Roo Bean Gamwich

Surly halfling rogue


10th level neutral rogue with a few tricks up her sleeve


My father was Rorimac Gamwich, a halfling from the town of Brownlock. He met my mother, Mimosa Montajay at the Brownlock Harvest festival where her family was visiting as traveling entertainers. My mother was beautiful and kind, a dancer and entertainer and occasional prostitute. Her spirit was ethereal, her voice flowed like water over river rocks.

My father saw her dancing and was instantly entranced by her beauty. She was a woman of few words, and when she did talk, it was always in riddles. She said she fell in love with our father’s hands. I never understood as a child because Dad’s hands were rough and callused and his fingernails were always dirty like he’d been digging up rocks. Later I understood that she loved that he was grounded. A strong and hardworking man.

My mother was well loved by her family but was outcast when she decided to stay behind with her dark and handsome but poor lover. The townspeople were not fond of Mimosa, and questioned her reasoning for marrying a poor man who was so much older than her. They were the talk of the town, the hardworking and rough older man with the young, beautiful quiet wife. They soon had a daughter, Celadine. Childbirth almost killed my mother, but she survived with the help of a somewhat unscrupulous midwife/cleric whose services were purchased by my father by agreeing to offer my sister as an apprentice/nurse for the aging midwife.

By the time I was born, Celadine was living with the cleric full-time to help her in her dying years. Celadine was almost magical with her ability to heal, and rarely stuck to the traditional potions and tinctures, always adding new things to make them more effective. Some of the townspeople were afraid of her abilities, saying that she was a witch whose unnatural powers manifested from the day of her birth when she was exposed to the same magic that kept my mother alive. Celadine was even more beautiful than my mother, if that was possible.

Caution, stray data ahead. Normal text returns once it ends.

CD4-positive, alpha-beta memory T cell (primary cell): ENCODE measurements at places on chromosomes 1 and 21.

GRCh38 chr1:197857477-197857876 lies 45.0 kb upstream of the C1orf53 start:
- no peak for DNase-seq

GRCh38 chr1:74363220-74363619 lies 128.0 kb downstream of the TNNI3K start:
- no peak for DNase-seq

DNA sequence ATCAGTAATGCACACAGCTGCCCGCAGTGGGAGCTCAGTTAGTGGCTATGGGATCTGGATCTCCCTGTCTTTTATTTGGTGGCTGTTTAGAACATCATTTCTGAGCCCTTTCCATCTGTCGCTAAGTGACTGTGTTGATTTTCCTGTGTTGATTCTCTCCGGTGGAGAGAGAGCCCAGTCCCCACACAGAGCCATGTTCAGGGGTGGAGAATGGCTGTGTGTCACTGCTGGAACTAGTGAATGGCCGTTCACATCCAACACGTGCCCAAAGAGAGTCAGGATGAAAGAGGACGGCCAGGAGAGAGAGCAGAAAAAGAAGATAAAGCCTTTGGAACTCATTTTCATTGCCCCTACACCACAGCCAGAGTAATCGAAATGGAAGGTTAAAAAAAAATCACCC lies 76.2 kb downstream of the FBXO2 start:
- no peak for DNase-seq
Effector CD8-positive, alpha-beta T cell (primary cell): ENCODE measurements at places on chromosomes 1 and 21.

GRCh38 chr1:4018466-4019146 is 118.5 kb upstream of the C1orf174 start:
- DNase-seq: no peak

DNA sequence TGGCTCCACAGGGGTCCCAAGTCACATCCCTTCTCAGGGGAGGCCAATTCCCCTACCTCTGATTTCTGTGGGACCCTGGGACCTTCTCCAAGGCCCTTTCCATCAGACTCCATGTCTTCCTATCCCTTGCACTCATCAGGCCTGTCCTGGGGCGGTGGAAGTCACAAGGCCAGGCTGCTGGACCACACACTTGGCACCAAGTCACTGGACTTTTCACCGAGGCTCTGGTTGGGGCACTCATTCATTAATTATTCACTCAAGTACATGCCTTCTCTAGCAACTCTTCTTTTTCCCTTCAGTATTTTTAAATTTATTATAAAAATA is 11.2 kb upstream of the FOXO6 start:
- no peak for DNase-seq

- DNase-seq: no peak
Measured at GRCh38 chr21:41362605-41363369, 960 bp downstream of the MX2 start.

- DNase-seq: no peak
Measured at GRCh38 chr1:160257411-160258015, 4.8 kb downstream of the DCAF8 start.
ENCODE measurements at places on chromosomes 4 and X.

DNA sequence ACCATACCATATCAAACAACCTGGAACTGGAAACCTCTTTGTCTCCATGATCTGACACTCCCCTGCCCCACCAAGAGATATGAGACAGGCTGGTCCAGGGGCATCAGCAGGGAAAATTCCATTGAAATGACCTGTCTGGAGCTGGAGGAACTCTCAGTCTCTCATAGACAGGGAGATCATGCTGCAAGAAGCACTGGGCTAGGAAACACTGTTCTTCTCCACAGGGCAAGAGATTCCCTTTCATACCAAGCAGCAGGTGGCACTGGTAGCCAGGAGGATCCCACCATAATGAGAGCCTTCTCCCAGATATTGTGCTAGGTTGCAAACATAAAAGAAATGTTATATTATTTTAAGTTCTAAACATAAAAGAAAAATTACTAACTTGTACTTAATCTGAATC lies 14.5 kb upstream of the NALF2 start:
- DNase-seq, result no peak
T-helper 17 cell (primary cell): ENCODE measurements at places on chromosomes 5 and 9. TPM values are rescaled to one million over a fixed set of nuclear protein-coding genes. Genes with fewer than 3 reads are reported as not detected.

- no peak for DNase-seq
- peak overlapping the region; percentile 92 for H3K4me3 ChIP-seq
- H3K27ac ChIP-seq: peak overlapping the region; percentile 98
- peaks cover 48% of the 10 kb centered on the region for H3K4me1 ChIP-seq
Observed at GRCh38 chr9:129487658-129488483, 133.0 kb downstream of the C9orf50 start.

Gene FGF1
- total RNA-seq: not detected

One day, when i was probably 6 years old, father injured his hand and two of his fingers were partially severed. Celadine was called to help. She wrapped his hand in a poultice and made him a potion to drink to ease the pain. Unfortunately, his fingers never healed completely. If he quit taking the medicine, his fingers would begin to decay. And of course as a manual laborer, my father could not afford to lose his fingers. Celadine continued to provide the potion for him, however my mother had to go back to working as a dancer and prostitute to fund the purchase of the potion’s ingredients.

This went on for some time and my sister became somewhat of a celebrity in the town. She was able to make potions that would heal just about anything. But the drug started to change my father. He would be violent one moment, and terrified of something unseen the next. One day in a jealous rage over one of my mother’s clients, he attacked my mother and in defending herself, she killed him. The townspeople were in a rage, throwing rocks at our house and breaking all the windows. They called my mother a whore, which technically was true. Having spent my whole childhood being invisible due to my sister’s celebrity, my mother’s beauty, and my father’s popularity, I was able to escape in plain sight. I don’t even think anyone knew who I was. I like it that way.

My mother was eventually murdered by a mob of townspeople, bent on revenge for my father’s death. I faded into obscurity and have been living on the streets ever since. I make do with what I can. I take what I need and I take what I want. I feel like this world owes me after what has happened to my family. I dare not contact my sister. I hardly know her but I hate her just the same. Yesterday I overheard the announcement that she was to marry the Prince and recieve the title that everyone feels she deserves. I will be leaving this town and my only known family. There is nothing left for me here. Or probably anywhere else. Perhaps I will come across the Montajay family in my travels and I will tell them the story of their family. Maybe they will see the family resemblance and welcome me into their fold. Or maybe I’ll just take what I want from them and move on.

Roo Bean Gamwich

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